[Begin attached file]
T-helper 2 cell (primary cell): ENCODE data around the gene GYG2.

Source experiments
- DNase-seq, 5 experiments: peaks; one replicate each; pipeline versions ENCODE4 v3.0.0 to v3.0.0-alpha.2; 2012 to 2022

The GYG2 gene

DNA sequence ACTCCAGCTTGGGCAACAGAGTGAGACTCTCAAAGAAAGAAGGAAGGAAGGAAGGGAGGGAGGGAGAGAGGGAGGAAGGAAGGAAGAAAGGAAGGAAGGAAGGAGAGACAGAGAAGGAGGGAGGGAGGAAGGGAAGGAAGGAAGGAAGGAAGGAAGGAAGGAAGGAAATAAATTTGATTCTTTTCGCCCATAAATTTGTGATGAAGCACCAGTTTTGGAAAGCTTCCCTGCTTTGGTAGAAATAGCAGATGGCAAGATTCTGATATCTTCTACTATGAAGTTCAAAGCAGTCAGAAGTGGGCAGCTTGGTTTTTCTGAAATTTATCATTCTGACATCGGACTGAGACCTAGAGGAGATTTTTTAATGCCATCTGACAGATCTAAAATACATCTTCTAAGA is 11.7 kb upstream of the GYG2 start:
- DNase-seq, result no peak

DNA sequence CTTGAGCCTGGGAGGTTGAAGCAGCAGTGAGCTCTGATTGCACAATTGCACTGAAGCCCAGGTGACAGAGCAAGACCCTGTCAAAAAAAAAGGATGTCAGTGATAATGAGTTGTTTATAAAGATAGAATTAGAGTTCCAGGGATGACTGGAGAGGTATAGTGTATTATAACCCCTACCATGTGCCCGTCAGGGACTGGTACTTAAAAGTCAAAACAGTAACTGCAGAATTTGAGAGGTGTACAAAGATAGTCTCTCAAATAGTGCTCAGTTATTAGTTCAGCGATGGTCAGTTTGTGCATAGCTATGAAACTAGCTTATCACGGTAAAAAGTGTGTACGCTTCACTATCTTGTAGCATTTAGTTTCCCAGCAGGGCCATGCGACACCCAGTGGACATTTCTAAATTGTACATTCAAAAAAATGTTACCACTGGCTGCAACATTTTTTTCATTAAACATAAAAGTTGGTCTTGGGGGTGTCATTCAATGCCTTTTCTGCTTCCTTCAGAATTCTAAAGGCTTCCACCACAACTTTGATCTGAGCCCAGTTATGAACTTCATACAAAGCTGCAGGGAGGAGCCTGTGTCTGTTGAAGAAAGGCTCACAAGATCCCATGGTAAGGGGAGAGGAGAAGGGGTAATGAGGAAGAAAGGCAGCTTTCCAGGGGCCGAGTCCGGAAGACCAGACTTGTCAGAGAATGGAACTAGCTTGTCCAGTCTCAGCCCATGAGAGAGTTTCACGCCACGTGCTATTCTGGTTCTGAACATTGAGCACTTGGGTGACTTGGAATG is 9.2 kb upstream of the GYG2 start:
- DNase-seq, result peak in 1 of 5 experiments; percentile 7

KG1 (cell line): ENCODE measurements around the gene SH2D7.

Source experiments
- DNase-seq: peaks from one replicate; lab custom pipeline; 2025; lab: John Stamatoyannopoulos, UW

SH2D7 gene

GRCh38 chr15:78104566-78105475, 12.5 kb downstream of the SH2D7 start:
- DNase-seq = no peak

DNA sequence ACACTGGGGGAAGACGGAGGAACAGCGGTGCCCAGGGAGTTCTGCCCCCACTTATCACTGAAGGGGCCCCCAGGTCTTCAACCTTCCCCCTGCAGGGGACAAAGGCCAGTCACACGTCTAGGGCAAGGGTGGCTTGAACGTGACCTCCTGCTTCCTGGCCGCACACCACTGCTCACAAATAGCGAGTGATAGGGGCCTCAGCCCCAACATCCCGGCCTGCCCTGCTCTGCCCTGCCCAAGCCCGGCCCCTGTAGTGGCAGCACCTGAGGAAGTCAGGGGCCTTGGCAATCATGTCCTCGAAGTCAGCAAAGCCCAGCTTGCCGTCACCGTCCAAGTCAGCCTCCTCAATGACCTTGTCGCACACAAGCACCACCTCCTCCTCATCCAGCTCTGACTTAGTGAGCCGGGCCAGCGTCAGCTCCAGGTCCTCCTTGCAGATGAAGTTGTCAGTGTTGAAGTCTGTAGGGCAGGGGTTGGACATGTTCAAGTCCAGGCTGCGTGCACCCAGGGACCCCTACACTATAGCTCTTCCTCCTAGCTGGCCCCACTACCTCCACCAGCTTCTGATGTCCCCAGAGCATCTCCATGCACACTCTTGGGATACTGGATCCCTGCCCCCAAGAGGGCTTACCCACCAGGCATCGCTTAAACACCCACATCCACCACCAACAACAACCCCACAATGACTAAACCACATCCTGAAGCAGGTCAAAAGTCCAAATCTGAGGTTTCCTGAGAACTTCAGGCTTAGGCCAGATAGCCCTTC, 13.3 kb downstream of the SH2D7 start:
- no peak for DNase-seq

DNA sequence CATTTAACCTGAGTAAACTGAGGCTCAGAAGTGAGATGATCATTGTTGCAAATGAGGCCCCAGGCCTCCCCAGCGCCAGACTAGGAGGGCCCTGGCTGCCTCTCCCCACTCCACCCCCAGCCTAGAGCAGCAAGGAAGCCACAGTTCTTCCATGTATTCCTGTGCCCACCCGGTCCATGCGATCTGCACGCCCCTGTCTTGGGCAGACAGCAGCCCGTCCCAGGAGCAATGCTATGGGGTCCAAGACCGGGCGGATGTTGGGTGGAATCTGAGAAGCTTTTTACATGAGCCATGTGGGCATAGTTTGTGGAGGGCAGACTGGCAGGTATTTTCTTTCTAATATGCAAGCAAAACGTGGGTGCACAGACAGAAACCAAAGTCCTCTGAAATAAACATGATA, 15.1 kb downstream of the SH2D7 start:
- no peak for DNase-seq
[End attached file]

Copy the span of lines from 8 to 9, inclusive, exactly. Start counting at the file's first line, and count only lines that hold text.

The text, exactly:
- DNase-seq, result peak in 1 of 5 experiments; percentile 7

KG1 (cell line): ENCODE measurements around the gene SH2D7.